Global ecological awareness is an increasing priority in construction – both for the construction companies, and the homeowners and businesses buying such properties.
Of course, eco-approaches, sustainability and the use of exciting and innovative recycled (and recyclable) materials can only be a good thing when it comes to building necessary homes, business and public service premises. Yet there’s another piece of good news: eco-construction is getting competitive.
There are now prestigious awards, such as the Global Good Awards UK’s Building Sustainably Award, which rewards and highlights those building projects which showcase innovation in eco-construction. Not only does winning such awards offer significant kudos for construction companies, earning them recognition and respect for their achievements and methods, but also the healthy competition generated inspires continued growth and innovation in this important area of construction.
This was certainly demonstrated in 2017, with distinguished RIBA award for sustainable design being awarded to:
#1 The Enterprise Centre, University of East Anglia
Since its completion in 2015, this highly eco straw-clad building has won many awards including several from the Royal Institute of British Architects (RIBA). The building’s eco-credentials include a real focus on sustainable materials, which incorporate straw cladding to the exterior of the building.
#2 Blackburn Meadows Biomass Power Plant, Sheffield
Sought to replace recently demolished local landmarks, the Tinsley Towers, the construction of this new power plant needed not only to be robust in terms of its function and its eco-construction credentials, but also sustainable in terms of its heritage symbol’s contribution to the local landscape.
The new plant needed to: “Provide a striking new landmark in the place of the recently demolished Tinsley Cooling Towers, entering public consciousness as a marker for the city and a beacon of sustainable energy production.” (E.On)
And as well as these award-winners, there are plenty more buildings which have been going up as part of dedicated eco-construction …
#3 Bloomberg’s European HQ, London
This magnificent 10-storey high building in London is not only winning awards, but also setting new standards when it comes to sustainable construction and efficiency for office buildings.
The building has earned a massive 98.5% BREEAM score (Building Research Establishment Environmental Assessment Method), the highest score ever awarded and which relates directly to global sustainability standards. Eco-friendly methods for construction and efficiency include:
- A roof designed to incorporate a full grey-water collection system;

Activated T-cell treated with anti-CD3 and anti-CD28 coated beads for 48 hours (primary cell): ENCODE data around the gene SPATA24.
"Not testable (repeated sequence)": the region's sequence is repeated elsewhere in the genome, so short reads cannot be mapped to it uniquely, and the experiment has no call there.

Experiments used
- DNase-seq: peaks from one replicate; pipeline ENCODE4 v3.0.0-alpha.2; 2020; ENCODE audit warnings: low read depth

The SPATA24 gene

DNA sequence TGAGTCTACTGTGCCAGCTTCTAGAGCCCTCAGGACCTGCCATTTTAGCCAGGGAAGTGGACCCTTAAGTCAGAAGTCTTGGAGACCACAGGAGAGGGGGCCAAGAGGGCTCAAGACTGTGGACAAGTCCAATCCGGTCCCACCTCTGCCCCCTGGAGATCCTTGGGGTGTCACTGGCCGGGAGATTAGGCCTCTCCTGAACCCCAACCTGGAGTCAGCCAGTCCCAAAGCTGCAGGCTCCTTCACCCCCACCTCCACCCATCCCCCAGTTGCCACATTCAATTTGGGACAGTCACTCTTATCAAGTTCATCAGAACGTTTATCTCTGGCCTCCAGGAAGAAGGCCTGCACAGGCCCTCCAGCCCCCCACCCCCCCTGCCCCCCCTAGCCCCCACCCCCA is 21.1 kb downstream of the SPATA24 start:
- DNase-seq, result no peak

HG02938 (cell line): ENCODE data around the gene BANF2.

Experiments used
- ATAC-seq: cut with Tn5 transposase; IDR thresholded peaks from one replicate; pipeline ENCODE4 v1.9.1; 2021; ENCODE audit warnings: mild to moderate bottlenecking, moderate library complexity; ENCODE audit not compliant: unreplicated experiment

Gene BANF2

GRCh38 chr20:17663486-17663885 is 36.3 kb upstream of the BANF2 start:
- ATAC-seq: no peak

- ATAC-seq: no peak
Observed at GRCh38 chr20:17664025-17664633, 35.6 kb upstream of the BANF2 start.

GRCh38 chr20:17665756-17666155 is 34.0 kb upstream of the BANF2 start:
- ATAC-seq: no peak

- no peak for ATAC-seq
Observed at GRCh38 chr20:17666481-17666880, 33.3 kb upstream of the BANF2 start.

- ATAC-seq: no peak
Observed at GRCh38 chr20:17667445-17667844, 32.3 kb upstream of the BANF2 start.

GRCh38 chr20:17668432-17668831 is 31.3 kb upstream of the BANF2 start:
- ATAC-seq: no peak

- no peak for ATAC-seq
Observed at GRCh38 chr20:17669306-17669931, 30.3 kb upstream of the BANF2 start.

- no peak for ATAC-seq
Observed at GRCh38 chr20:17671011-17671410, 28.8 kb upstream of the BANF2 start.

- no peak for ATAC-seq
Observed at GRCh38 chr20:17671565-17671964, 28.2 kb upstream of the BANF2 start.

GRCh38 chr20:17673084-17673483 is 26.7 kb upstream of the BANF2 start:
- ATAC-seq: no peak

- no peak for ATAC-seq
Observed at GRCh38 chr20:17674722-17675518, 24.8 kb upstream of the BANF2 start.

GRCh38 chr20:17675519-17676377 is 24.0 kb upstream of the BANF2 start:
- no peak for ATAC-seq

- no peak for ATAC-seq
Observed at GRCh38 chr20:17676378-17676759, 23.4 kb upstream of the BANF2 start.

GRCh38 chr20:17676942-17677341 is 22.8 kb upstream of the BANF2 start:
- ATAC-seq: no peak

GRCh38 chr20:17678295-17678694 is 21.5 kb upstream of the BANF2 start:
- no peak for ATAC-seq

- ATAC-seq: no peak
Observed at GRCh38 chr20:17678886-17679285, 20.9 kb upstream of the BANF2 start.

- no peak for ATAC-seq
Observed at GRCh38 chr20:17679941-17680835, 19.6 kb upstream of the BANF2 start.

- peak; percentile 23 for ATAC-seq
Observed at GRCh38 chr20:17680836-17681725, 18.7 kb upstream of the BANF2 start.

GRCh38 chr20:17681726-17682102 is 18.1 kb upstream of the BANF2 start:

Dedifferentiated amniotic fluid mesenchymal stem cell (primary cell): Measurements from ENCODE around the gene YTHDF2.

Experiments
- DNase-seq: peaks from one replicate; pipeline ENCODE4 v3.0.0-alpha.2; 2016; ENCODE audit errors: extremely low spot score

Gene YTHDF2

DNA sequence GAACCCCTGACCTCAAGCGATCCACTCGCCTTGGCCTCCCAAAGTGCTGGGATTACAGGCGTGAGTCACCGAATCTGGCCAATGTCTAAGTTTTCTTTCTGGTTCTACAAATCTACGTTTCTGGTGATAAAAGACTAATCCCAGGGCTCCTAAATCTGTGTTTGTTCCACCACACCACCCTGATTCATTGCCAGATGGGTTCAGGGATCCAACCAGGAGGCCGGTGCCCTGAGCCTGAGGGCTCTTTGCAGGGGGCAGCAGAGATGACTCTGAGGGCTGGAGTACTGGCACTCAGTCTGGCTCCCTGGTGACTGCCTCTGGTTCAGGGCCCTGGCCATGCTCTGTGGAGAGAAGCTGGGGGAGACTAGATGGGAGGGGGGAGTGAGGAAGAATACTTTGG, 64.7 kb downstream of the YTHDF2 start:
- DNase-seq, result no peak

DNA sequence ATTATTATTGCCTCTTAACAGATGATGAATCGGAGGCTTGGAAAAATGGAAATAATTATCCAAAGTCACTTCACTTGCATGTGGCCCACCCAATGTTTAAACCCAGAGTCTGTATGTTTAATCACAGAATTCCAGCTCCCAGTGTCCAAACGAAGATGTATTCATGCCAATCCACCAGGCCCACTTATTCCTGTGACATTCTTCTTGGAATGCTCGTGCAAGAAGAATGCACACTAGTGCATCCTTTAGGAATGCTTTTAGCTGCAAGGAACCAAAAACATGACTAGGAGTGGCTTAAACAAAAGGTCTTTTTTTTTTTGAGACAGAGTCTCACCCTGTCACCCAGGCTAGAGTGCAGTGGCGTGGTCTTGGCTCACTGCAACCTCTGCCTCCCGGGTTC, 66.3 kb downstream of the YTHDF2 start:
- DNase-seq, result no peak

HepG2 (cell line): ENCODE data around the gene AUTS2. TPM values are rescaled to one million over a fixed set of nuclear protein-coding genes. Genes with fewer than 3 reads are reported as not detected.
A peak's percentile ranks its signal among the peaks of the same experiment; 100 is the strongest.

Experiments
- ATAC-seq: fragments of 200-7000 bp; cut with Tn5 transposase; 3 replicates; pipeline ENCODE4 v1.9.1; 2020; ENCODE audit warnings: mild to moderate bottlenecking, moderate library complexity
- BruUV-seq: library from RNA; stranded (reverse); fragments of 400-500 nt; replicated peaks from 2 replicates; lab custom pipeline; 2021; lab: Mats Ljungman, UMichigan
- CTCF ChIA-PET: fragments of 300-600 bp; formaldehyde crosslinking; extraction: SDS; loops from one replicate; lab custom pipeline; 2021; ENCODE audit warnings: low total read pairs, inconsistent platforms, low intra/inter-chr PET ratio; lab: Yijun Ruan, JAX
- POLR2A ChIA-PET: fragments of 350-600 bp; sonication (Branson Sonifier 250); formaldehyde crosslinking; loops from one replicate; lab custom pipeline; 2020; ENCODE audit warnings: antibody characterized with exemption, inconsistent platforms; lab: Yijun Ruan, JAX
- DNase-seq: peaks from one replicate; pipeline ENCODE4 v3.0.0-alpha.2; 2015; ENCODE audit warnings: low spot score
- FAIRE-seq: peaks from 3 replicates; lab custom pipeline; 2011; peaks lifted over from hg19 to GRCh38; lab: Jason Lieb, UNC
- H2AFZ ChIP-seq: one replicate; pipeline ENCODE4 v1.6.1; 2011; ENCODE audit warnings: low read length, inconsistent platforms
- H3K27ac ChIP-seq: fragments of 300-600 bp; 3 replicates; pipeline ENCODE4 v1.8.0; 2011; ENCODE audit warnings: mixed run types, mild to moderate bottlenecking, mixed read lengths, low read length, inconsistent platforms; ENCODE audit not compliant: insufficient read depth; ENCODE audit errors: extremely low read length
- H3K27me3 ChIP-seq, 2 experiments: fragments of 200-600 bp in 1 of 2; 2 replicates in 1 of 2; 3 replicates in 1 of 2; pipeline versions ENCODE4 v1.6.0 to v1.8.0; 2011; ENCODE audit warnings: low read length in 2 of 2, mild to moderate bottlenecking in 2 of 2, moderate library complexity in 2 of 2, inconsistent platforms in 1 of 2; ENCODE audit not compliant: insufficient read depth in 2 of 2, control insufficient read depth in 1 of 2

- Toilet facilities using vacuum drainage methods, to reduce water usage;
- 4,000 integrated ceiling panels which incorporate thermal, lighting and acoustic functions;
- LED lighting has been installed throughout, using 40% less energy than the fluorescent lighting commonly found in office buildings.
#4 Heelis, National Trust HQ, Swindon
You’d expect the National Trust to have something to say about buildings leaving a legacy of the positive kind, and their HQ in Swindon carries this idea right through its eco-friendly design and construction. The National Trust offices are recognised as being among the greenest in the UK, offering:
- Carbon emissions at 65% less than similar sized buildings.
- Significant levels of self-sufficiency by providing 30% of its own electricity via photovoltaic panels across the roof.
- Recycled beer can ventilation snouts.
- Wool carpeting and textiles made from Herdwick sheep fleece, from the Trust’s own flocks.
#5 Earth-Sheltered social housing scheme, Honingham, Norfolk
It’s back to Norfolk again for this eco-scheme which has been up and running for approximately a decade now and was also, at the time of construction, considered for the Royal Institute of Chartered Surveyors (RICS) Sustainability Award. But even today, the development continues to draw attention from its focus on going ‘back to the roots’ of sustainability, particularly in the context of the current housing crisis.
The complex of four bungalows is constructed so that the majority of the accommodation lies under ground, effectively using the earth and layers of plants on top as insulation. In this way, the building is naturally protected from all extremes of weather and temperature, being both energy efficient and freeze proof, so much so that no conventional heating systems are required.
Since being built, the properties have also proved low maintenance and to ‘heal’ the signs of their own construction, now blending beautifully with the natural environment and providing welcome habitat for both human occupants and wildlife on the roof. Such developments are now moving back into the limelight as the latest generation of eco-builders (and possibly housing ministers) consider the debate between green space and much-needed housing: by providing shelter for living or working, with minimal impact, then these buildings can really stand out just by blending in.
Finally, as with any construction site, eco-construction also requires barrier products for safety and security. Talk to SafeSite Facilities if you’re specifically looking for construction site products which are also designed with recycling and sustainability in mind.